The Curriculum Development and Design Committee of CEEDAR WA has chosen to create a set of materials that educator preparation programs can use to review courses in order to promote inclusive practices, amplify the voices and perspectives of people who have been historically marginalized, include diverse authors, and initiate ideas to expand research. Typical practice for educators in developing a new course is to focus on textbooks and articles that are most recently published from reputable authors and journals about the subtopics of the class. The Curriculum Development and Design Committee believes that educators can and should consider content and ideas from a diverse range of people who have lived, experienced, and/or researched these subtopics. A class about reading disability (RD) should include, for example, not only a description of the challenges these students face but also how race, income, and language are factors in how RD is defined and managed in daily classroom programming.
The tool that the Committee is collectively developing will help educators deeply analyze their courses, using a number of complex, intersecting criteria. The tool will help educators ensure that their courses include authors representing multiple perspectives and voices, content that emphasizes educational justice and equity, and instructional methods that support all learners. The tool will specifically highlight the importance of inclusive practices and will recognize the intersections of dis/ability, race, class, gender, and linguistic background. For example, the criteria will include a language/bilingualism tool, recognizing the complex circumstances that multilingual students and families face when interacting with education systems generally and the special education system specifically.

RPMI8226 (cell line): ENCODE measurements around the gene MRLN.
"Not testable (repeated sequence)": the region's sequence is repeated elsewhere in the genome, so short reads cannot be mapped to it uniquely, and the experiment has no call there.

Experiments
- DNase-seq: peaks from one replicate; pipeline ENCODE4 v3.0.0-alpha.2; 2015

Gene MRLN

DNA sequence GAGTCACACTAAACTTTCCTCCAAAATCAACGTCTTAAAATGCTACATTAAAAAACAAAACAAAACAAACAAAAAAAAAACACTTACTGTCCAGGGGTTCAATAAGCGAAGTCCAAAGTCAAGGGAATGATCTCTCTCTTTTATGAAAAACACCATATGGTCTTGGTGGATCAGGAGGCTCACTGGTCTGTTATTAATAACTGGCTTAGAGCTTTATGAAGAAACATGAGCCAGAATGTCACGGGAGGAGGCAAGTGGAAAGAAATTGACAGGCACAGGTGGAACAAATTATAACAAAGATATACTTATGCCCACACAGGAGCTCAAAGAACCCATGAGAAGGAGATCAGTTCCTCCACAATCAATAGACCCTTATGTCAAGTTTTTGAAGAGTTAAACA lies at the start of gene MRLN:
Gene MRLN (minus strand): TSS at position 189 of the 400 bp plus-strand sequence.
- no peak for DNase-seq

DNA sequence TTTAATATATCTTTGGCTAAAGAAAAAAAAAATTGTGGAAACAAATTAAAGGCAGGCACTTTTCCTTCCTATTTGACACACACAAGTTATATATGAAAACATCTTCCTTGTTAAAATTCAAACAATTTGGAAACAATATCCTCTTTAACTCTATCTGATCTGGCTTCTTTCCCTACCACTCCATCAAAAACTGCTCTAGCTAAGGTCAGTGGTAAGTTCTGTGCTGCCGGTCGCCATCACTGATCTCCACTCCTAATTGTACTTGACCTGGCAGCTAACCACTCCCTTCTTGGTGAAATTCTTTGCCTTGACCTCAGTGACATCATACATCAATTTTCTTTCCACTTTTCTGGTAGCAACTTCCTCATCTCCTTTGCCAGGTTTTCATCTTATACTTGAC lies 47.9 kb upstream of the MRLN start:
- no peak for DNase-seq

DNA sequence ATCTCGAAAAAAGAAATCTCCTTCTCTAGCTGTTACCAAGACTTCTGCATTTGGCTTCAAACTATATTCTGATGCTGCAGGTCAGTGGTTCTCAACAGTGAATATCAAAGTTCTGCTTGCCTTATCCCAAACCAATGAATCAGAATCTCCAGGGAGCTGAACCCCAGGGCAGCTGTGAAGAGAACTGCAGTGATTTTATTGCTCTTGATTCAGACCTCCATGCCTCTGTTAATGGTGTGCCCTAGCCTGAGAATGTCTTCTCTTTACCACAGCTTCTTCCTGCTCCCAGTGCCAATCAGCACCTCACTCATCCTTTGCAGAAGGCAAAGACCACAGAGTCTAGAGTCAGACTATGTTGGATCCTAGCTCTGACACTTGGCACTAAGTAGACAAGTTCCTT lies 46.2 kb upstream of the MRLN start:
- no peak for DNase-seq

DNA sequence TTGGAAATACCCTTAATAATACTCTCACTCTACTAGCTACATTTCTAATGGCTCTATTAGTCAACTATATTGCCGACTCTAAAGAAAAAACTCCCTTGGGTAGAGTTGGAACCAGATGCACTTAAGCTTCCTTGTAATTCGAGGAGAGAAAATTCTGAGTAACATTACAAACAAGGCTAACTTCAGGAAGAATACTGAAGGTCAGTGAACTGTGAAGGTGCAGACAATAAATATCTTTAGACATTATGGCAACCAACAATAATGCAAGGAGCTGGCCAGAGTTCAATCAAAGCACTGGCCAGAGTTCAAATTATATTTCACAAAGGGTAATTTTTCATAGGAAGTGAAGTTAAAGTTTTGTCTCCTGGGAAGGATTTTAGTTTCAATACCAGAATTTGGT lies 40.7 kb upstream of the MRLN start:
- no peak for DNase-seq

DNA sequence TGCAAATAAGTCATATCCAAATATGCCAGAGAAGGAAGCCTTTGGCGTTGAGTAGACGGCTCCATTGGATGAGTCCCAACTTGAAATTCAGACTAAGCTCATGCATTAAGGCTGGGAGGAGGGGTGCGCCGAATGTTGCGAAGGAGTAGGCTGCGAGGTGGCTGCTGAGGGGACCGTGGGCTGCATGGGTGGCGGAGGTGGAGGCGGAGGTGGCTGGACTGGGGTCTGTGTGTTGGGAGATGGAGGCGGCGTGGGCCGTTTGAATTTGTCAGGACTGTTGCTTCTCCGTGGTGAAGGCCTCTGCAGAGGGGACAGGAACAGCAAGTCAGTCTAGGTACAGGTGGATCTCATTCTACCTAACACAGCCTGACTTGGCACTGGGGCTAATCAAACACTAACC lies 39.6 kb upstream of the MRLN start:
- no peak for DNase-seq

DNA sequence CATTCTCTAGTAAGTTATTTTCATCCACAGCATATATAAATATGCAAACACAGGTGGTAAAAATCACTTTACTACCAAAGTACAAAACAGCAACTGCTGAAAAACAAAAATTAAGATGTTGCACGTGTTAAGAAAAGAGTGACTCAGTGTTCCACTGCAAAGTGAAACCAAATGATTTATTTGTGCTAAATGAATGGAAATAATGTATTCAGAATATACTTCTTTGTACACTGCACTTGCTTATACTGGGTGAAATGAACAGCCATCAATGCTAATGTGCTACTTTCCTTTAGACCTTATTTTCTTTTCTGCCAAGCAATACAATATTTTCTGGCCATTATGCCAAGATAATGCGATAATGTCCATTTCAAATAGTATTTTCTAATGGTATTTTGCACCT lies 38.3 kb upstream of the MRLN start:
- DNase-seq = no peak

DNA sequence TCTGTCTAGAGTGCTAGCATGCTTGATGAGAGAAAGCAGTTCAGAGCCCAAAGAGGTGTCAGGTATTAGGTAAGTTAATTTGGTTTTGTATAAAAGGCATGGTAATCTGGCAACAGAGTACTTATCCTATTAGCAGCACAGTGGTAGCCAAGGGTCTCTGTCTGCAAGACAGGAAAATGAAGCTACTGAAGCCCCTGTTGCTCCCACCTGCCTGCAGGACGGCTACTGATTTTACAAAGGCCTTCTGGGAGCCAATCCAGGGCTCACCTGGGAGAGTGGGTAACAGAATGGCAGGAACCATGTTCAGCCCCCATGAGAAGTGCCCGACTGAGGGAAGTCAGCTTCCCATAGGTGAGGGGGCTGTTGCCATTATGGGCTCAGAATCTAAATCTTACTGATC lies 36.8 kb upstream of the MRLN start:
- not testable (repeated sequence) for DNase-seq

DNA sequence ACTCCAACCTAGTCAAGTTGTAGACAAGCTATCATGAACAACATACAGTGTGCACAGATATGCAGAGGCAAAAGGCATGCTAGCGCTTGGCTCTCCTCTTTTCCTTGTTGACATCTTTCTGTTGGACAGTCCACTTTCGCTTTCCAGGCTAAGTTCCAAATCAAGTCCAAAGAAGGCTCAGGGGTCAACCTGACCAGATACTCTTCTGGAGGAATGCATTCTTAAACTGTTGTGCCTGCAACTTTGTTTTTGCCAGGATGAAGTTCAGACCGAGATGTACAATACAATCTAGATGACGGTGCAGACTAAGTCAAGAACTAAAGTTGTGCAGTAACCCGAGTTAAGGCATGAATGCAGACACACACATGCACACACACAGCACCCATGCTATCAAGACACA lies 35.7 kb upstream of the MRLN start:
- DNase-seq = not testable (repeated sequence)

The tool will also guide educators to build partnerships and strong lines of communication with students, families, and communities as an iterative process. We believe that it is the responsibility of teacher educators to emphasize the importance of strong, reciprocal relationships between educators and the communities in which they are situated. The tool we are developing will help teachers evaluate their courses in order to pinpoint the ways in which community engagement can be strengthened and forefronted.
Institutions of Higher Education (IHEs) should not implement tools such as the one that we are developing in a vacuum. Rather, when possible they should collaborate with stakeholders–including those representing communities farthest from educational justice–to gather input and perspectives on the tools developed. As part of our work together, the Curriculum Development and Design Committee will propose a process for collaborating with stakeholders, including creating a community council that meets regularly with faculty and staff from the educator preparation program.
It is our hope that the tools and guidelines we develop will help educator preparation programs deepen their policies and practices and strengthen their commitments to inclusion and educational justice.